Personally, that’s where I would remind others that the key word here is “children.”  We are talking about children; children who need to feel safe and respected and cared for.  And, it has been my experience, that hugs accomplish all those things.  Meanwhile, I can’t force someone to become a “hugger;” all I can do is remind my son that his teacher is there to keep him and all his friends healthy and safe.  That every adult at his school has the number one job of keeping all the kids healthy and safe.

And my son knows that in our family, there will be no shortage of hugs and kisses.

This was a guest post by Wendy Kennar. Wendy is  the mother to a 5-year-old-son, a writer, and a public school teacher for twelve years.  She has had work published in the Los Angeles Times, Christian Science Monitor, L.A. Parent, GreenPrints, DivineCaroline.com, Familius.com, United Teacher, Beyond the Diaper Bag, and The Barefoot Review. She blogs at Wendy’s Weekly Words

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6 comments

  1. Terra Simpson 17 July, 2014 at 08:49 Reply

    I ran into my ex- group exercise teacher who is female and I’m female and she just threw both arms around me and called me dear as I was walking away. I’m not surprised that she did not rub my lower back.

  2. Erica 7 October, 2014 at 12:00 Reply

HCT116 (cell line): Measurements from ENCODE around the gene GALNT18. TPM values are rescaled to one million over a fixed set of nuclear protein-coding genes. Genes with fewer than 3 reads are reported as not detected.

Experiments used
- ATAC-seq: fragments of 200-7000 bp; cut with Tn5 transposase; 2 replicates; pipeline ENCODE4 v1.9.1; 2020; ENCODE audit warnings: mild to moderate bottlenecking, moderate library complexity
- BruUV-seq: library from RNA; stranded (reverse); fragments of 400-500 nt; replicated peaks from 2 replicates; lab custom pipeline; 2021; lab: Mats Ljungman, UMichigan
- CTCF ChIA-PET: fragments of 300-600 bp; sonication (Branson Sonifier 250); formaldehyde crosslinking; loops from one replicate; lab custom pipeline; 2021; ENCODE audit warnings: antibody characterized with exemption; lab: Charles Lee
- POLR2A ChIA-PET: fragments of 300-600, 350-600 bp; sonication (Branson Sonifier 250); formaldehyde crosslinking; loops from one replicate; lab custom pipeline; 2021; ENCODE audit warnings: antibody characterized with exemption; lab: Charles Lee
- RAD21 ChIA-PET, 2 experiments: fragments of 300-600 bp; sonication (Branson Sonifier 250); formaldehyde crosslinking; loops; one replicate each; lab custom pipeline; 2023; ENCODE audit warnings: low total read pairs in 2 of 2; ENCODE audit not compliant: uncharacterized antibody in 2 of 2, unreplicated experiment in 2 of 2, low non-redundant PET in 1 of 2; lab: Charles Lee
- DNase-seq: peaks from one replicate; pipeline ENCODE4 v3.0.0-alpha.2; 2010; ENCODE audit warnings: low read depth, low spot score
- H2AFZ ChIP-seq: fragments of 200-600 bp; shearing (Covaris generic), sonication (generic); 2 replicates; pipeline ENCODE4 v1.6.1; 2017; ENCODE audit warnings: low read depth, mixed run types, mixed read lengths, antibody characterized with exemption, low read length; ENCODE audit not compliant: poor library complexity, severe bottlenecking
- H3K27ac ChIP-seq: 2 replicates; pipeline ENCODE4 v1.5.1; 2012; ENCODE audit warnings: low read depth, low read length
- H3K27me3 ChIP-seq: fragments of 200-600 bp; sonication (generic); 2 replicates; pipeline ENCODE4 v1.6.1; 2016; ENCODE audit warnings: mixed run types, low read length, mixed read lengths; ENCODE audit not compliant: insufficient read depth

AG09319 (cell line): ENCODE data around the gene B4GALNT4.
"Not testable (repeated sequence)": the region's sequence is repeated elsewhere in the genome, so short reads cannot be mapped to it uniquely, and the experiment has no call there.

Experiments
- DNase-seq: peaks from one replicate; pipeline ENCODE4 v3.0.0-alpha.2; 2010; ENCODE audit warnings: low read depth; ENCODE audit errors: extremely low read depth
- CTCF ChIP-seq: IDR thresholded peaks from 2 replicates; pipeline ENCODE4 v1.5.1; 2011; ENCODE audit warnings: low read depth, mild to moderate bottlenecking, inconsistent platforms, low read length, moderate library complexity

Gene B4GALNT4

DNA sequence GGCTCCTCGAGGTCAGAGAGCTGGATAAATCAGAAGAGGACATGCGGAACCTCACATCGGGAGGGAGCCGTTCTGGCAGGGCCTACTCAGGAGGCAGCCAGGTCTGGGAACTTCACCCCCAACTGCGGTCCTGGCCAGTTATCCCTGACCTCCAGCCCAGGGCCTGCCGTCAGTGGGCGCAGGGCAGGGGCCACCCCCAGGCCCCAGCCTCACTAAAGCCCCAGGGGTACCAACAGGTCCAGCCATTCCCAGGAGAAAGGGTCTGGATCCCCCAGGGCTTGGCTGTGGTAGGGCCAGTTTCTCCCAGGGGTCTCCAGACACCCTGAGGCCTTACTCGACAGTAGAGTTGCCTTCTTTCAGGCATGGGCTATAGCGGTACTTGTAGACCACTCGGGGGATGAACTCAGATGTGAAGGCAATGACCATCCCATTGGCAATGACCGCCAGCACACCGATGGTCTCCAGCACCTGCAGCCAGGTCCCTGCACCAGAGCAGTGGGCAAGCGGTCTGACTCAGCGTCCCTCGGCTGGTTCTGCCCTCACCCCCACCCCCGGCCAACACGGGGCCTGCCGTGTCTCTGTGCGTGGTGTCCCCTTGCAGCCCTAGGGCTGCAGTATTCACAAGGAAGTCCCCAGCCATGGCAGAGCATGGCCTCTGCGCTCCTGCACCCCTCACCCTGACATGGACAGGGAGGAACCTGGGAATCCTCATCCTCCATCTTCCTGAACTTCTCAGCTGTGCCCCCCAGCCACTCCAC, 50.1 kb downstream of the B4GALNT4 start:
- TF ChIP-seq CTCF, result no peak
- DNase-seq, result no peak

I taught for the first time today, and one of the students, (first grade), was very sad. She came over and gave me a hug, so I hugged her back. If they want to fire me for that, then they can. I was debating the situation in my head, and you know what? Her comfort at that moment far outweighed anything else.

  3. Lyz 11 February, 2016 at 17:29 Reply

    I’m so happy I came across this article. I’m a paraprofessional in an elementary school and kids always hug me. One child in particular who lights up when she sees me. She hugs me and is overjoyed to report when she’s having a good day and seems to relax after I hug her when she’s sad about something. Recently I was told that I shouldn’t allow her to hug me because it was inappropriate. What’s so inappropriate? A hug to reassure a child when their down or celebrate their accomplishments? I haven’t been sent to the “Principal’s office” yet but if a child approaches and needs a hug, I’m not turning them away.